Former Superintendent Beverly Hall is accused of racketeering, making false statements and other actions as prosecutors revealed that some of the bonuses she received were tied to falsified scores.
The woman retired just a few days before a state probe was released two years ago. She previously insisted that she knew nothing regarding the cheating or ordering it.
During a news conference Friday, Fulton County District Attorney Paul Howard cited the examples of two students who demonstrated “the plight of many children” in the Atlanta school system.
He tols reporters that a third-grader, who failed her benchmark exam and received the worst score in her reading class, took a separate assessment test not long after and passed it with flying colors.
The District attorney also revealed that the girl’s mother, Justina Collins, knew something was awry, but the school officials told the woman that her daughter was just a good test-taker. The girl who is now in ninth grade, reads at a fifth-grade level.
“I have a 15-year-old now who is behind in achieving her goal of becoming what she wants to be when she graduates. It’s been hard trying to help her catch up,” Collins said.
It took 21 months to investigate the case with the allegations dating back to 2005. Besides the superintendent, 34 people were involved in the scandal: four high-level administrators, six principals; two assistant principals; six testing coordinators; 14 teachers; a school improvement specialist and a school secretary.
The investigation was conducted at about 50 schools as well as hundreds of interviews with school officials, staff, parents and students themselves. There’re more than 50,000 students in the disctrict. Howard would not directly answer a question about whether Hall led the conspiracy.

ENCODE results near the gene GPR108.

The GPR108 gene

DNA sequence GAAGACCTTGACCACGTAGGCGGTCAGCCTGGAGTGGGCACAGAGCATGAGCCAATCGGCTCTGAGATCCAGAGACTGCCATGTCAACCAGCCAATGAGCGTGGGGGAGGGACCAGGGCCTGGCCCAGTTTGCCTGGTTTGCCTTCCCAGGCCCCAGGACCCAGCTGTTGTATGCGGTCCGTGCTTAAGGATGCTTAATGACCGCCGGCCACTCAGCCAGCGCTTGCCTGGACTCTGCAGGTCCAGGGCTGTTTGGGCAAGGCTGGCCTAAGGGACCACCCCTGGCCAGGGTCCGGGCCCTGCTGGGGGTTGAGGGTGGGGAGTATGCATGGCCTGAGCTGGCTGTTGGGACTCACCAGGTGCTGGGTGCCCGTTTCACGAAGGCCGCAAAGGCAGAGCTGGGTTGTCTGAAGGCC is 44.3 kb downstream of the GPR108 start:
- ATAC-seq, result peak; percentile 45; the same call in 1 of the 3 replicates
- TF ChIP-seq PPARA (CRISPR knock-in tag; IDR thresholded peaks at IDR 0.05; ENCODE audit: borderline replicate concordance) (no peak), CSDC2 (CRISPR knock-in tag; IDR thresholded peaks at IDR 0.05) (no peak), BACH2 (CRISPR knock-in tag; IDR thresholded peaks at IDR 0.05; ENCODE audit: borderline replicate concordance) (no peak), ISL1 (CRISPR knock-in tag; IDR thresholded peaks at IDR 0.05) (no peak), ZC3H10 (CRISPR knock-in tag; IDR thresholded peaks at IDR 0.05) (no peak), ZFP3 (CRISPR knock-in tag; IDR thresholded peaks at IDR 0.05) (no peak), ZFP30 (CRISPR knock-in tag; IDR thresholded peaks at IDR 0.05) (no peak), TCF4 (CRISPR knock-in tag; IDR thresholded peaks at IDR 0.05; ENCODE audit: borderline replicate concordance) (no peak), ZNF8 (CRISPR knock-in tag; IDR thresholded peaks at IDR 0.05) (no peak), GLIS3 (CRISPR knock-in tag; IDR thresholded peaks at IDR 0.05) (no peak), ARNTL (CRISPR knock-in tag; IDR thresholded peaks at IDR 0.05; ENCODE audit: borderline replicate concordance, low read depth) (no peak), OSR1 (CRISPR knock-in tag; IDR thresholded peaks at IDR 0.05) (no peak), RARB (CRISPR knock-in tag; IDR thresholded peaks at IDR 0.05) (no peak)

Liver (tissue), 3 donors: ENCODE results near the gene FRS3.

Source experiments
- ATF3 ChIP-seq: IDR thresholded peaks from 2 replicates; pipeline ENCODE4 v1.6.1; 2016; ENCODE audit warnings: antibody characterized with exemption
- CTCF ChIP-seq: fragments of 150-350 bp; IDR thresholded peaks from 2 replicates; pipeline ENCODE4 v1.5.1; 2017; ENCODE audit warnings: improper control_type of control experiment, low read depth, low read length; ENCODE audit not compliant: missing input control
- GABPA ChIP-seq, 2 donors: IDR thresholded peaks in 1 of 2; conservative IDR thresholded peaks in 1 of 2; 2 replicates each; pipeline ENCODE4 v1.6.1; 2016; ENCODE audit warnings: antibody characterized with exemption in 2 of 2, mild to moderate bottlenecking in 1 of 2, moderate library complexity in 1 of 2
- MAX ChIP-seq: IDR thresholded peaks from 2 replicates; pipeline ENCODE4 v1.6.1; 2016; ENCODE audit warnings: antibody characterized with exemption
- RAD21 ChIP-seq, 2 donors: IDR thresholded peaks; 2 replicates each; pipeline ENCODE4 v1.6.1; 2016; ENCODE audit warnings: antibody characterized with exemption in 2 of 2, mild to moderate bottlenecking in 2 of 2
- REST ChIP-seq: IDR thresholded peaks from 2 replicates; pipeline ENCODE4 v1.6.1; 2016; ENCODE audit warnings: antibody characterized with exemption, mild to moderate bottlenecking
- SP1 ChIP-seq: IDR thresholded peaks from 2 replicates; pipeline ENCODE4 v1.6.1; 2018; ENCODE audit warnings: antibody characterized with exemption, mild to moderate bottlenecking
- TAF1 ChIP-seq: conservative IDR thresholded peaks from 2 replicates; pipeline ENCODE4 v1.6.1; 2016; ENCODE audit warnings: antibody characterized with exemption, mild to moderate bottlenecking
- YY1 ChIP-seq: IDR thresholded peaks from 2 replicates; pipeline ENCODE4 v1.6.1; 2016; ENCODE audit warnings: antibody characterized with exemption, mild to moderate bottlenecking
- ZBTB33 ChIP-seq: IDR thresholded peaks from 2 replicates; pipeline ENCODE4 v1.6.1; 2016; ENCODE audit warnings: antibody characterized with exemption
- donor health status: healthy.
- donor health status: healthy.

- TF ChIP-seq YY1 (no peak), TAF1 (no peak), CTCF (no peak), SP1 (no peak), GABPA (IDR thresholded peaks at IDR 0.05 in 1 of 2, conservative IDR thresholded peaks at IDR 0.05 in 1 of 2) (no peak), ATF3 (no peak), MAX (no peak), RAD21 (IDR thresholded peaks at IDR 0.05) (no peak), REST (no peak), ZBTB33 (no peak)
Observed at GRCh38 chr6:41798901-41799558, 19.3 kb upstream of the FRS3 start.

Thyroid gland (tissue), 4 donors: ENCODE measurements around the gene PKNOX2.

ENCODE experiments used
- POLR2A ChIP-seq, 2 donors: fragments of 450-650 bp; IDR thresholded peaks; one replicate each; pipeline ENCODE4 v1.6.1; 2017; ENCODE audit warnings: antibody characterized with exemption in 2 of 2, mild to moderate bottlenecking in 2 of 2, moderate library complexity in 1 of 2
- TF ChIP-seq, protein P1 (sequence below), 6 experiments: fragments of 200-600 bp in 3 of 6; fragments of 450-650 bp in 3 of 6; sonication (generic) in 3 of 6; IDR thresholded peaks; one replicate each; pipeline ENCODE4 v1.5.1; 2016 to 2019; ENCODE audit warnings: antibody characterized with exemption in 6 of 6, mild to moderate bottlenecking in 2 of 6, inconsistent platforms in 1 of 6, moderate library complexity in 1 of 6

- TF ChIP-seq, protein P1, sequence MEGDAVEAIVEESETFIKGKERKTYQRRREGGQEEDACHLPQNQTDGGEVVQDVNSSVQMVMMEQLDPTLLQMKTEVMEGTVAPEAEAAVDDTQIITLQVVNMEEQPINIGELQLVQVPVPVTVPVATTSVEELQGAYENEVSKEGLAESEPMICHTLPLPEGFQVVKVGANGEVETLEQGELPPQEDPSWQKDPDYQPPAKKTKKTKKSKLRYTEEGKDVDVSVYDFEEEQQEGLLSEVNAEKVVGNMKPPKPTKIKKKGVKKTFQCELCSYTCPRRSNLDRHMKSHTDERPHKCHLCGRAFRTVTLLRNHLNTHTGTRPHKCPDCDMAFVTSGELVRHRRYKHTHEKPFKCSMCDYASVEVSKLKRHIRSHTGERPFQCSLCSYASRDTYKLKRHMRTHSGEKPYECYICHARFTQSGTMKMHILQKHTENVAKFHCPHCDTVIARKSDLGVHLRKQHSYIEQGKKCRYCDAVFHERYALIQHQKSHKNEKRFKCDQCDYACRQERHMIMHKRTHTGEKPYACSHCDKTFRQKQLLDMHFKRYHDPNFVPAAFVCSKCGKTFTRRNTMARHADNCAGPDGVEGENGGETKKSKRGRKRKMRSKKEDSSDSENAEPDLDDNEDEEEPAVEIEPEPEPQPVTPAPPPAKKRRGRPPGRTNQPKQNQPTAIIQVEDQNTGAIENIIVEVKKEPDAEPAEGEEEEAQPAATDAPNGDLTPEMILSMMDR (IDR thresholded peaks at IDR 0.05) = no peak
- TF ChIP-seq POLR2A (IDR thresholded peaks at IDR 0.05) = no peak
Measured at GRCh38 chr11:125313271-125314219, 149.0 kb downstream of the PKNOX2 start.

“What we’re saying is that without her, this conspiracy could not have taken place,” he said. “It would not have taken place if her actions had not made that possible.”
In a video message to schools staff before she retired, the former superintendent Hall warned that the state investigation launched by former Gov. Sonny Perdue would likely reveal “alarming” behavior.
“It’s become increasingly clear that a segment of our staff chose to violate the trust that was placed in them,” Hall said. “There is simply no excuse for unethical behavior and no room in this district for unethical conduct.”
She added: “I am confident that aggressive, swift action will be taken against anyone who believed so little in our students and in our system of support that they turned to dishonesty as the only option.”
As The Huffington Post reports, the cheating surfaced after The Atlanta Journal-Constitution reported that some scores were statistically improbable.
Most of the 178 educators got in the list of investigators. Twenty-one educators have been reinstated and three await hearings to appeal their dismissals, revealed Atlanta Public Schools spokesman Stephen Alford.
Superintendent Erroll Davis said the district was focused on nurturing an ethical environment, with providing quality education and supporting the employees who were not implicated.
“I know that our children will succeed when the adults around them work hard, work together, and do so with integrity,” he said in a statement.